The Fantastic Red Fox by Emma Shaw

  • The red fox is one of our most loved yet vilified wild mammals. They breed once a year between December and March. The females can sometimes be heard screeching at night early on in the mating period. A vocal sign that they are looking for mates.

    LISTEN to their distinctive call

    Males can mate with several partners during this time, hunting and sleeping with each vixen for around three weeks, monitoring the females scent marking to know when she is receptive to mating.

    WATCH a video of a vixen scent marking and WATCH a video of a dog fox following the scent of a vixen

    Copulation lasts just a few seconds and the pair can be locked together in a ‘copulatory lock’ for up to 90 minutes.

    Foxes usually have around four or five pups. Born after just 52 days they are deaf, blind and unable to initially thermoregulate. Cubs emerge from the den toward the end of April and introduced to a solid food diet. Adults provide the cubs with most of their food during this time making several food deposits per night. Come July their parents will start to drive them away as they start to concentrate on themselves and improving their own body condition. Their diet consists of small rodents, lots of earthworms, small birds, beetles and bugs.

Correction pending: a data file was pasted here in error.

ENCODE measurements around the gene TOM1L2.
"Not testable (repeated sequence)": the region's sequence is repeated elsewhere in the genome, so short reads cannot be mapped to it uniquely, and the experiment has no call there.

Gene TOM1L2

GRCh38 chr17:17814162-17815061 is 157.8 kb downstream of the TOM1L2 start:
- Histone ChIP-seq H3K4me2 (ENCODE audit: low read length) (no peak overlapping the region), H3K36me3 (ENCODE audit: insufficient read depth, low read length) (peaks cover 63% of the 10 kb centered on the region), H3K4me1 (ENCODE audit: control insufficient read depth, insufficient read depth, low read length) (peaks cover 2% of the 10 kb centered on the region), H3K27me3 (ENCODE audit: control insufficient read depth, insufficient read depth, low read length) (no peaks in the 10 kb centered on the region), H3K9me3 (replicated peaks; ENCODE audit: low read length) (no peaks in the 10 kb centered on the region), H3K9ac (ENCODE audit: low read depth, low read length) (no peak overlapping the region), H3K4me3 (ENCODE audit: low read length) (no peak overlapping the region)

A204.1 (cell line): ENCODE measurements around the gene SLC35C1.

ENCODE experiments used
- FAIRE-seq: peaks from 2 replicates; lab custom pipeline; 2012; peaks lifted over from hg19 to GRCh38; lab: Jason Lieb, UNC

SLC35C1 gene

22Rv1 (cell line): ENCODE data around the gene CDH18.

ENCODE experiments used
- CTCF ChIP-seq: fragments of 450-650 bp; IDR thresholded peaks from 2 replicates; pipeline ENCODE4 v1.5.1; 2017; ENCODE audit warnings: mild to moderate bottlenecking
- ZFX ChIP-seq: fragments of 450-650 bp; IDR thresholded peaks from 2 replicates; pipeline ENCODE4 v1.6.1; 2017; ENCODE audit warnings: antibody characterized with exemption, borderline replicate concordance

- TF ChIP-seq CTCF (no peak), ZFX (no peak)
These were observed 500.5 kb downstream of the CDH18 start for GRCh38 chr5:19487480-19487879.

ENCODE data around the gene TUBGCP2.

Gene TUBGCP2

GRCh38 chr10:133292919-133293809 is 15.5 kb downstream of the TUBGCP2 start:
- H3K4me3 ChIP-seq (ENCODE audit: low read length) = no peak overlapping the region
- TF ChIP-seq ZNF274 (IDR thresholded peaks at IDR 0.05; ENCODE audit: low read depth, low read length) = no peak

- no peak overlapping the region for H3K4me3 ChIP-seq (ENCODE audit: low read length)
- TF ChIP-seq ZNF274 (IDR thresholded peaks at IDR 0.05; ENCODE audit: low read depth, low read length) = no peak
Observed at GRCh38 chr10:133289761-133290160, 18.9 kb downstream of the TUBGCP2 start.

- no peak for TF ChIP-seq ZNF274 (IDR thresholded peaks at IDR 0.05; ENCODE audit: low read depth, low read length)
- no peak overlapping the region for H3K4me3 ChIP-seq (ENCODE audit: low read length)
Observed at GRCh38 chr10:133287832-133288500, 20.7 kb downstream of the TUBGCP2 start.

Foxes produce dog-like droppings that are usually pointy at one end and full of fur, feathers, tiny bones, seeds and berries. In rural areas, fox poo is quite dark, but in urban areas, where foxes eat human food waste, it can be lighter. Foxes tend to defecate in prominent places such as in the middle of tracks, on tufts of grass or rocks.

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    An easy way to tell if a print is a fox or dog is to place a blade of grass above outer two toe-prints. A fox print will have a slight gap between the back and the front pads. Generally, a fox print will be elongated and a dog shorter and wider.

    Foxes are found across most of the UK except the Scilly Isles, Isle of Man, Channel Islands and all Scottish islands except Skye and Harris. Current estimations of UK population are around 357,000 (Natural England & Mammal Society, 2018).

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